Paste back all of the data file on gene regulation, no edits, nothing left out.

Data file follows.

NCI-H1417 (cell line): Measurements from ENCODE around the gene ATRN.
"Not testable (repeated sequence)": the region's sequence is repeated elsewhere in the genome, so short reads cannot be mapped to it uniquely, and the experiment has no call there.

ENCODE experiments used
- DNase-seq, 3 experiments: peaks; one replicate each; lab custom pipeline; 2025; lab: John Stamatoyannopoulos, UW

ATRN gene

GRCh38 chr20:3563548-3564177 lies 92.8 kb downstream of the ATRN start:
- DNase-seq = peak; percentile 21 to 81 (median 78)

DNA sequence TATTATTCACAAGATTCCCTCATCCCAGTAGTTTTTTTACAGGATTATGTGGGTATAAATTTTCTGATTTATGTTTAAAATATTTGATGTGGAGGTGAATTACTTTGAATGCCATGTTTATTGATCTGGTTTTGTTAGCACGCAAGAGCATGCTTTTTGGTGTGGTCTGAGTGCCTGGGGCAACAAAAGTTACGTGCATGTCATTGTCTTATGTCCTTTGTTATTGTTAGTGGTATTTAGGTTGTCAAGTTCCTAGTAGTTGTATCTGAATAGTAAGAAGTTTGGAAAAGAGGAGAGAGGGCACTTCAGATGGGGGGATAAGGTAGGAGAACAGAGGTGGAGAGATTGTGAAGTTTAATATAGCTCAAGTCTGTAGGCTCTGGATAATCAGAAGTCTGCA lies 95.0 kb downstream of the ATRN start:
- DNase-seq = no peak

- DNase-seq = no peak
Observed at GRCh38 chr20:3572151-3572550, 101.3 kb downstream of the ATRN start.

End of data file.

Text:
NCI-H1417 (cell line): Measurements from ENCODE around the gene ATRN.
"Not testable (repeated sequence)": the region's sequence is repeated elsewhere in the genome, so short reads cannot be mapped to it uniquely, and the experiment has no call there.

ENCODE experiments used
- DNase-seq, 3 experiments: peaks; one replicate each; lab custom pipeline; 2025; lab: John Stamatoyannopoulos, UW

ATRN gene

GRCh38 chr20:3563548-3564177 lies 92.8 kb downstream of the ATRN start:
- DNase-seq = peak; percentile 21 to 81 (median 78)

DNA sequence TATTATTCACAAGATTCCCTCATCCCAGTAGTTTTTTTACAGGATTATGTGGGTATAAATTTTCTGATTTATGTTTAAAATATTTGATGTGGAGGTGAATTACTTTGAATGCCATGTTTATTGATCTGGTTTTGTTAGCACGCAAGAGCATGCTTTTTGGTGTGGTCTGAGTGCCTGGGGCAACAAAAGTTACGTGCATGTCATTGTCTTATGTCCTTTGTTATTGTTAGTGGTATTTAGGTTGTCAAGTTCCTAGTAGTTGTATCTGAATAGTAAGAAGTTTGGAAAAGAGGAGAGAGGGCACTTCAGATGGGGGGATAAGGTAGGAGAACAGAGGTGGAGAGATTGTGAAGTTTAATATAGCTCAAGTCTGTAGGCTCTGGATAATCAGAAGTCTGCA lies 95.0 kb downstream of the ATRN start:
- DNase-seq = no peak

- DNase-seq = no peak
Observed at GRCh38 chr20:3572151-3572550, 101.3 kb downstream of the ATRN start.